Durum Wheat

Durum wheat, also called pasta wheat or macaroni wheat (Triticum durum or Triticum turgidum subsp. durum), is a tetraploid species of wheat. It is the second most cultivated species of wheat after common wheat, although it represents only 5% to 8% of global wheat production. It was developed by artificial selection of the domesticated emmer wheat strains formerly grown in Central Europe and the Near East around 7000 BC, which developed a naked, free-threshing form. Like emmer, durum wheat is awned (with bristles). It is the predominant wheat that grows in the Middle East.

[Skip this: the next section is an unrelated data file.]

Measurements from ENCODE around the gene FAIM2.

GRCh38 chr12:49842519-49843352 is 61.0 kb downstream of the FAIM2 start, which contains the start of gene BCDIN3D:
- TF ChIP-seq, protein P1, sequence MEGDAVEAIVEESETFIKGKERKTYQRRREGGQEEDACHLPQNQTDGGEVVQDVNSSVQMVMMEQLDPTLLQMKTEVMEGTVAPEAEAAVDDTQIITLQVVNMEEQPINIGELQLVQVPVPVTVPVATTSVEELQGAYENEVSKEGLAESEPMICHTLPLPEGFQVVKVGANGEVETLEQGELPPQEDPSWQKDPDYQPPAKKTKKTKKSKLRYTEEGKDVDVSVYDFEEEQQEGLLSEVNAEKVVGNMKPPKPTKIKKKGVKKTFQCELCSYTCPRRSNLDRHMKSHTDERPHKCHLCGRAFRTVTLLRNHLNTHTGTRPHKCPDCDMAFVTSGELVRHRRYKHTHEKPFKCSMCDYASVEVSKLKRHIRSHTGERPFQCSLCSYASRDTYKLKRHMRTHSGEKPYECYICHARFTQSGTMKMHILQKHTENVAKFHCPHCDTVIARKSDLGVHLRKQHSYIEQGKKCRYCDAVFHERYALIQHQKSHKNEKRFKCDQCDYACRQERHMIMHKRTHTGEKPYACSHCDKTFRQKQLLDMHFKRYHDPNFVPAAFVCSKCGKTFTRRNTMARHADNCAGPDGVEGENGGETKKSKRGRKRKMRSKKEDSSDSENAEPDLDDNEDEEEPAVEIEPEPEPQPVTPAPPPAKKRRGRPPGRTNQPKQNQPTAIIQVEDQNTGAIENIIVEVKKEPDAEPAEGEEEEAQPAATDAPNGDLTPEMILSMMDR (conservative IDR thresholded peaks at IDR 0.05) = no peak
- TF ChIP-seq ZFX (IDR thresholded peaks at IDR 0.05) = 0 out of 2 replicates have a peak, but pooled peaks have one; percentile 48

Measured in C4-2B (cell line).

Durum in Latin means “hard”, and the species is the hardest of all wheats. This refers to the resistance of the grain to milling, in particular of the starchy endosperm, implying dough made from its flour is weak or “soft”. This makes durum favorable for semolina and pasta and less practical for flour, which requires more work than with hexaploid wheats like common bread wheats. Despite its high protein content, durum is not a strong wheat in the sense of giving strength to dough through the formation of a gluten network. Durum contains 27% extractable wet gluten, about 3% higher than in common wheat (T. aestivum L.).